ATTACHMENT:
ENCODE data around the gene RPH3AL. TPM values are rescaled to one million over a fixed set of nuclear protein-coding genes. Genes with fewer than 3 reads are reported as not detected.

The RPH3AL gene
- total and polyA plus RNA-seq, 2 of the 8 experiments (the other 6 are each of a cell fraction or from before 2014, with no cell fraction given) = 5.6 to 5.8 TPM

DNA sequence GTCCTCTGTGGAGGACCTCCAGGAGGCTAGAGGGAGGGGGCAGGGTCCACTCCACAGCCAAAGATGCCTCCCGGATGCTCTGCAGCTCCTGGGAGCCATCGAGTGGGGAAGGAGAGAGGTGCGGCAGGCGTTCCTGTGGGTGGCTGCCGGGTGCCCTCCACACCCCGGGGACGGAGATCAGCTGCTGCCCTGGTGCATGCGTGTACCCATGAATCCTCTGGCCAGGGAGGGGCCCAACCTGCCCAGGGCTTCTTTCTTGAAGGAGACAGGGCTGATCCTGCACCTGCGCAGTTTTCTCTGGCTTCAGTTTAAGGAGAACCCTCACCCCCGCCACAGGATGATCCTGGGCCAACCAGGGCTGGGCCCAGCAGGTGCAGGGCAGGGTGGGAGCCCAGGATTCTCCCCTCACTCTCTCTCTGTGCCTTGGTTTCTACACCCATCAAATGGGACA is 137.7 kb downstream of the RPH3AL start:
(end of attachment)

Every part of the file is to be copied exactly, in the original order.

ENCODE data around the gene RPH3AL. TPM values are rescaled to one million over a fixed set of nuclear protein-coding genes. Genes with fewer than 3 reads are reported as not detected.

The RPH3AL gene
- total and polyA plus RNA-seq, 2 of the 8 experiments (the other 6 are each of a cell fraction or from before 2014, with no cell fraction given) = 5.6 to 5.8 TPM

DNA sequence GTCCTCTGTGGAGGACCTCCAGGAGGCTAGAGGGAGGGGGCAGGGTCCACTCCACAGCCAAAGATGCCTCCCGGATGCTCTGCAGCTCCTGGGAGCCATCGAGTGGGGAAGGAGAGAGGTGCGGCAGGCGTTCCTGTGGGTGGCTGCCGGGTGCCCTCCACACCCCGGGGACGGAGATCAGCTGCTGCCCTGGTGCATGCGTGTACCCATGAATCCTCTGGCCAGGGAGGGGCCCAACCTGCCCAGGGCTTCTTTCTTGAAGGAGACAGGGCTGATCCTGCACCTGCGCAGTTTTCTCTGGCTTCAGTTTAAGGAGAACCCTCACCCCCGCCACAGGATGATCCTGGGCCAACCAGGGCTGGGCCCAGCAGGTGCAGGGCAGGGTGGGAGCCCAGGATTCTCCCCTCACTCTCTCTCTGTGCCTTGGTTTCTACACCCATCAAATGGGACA is 137.7 kb downstream of the RPH3AL start: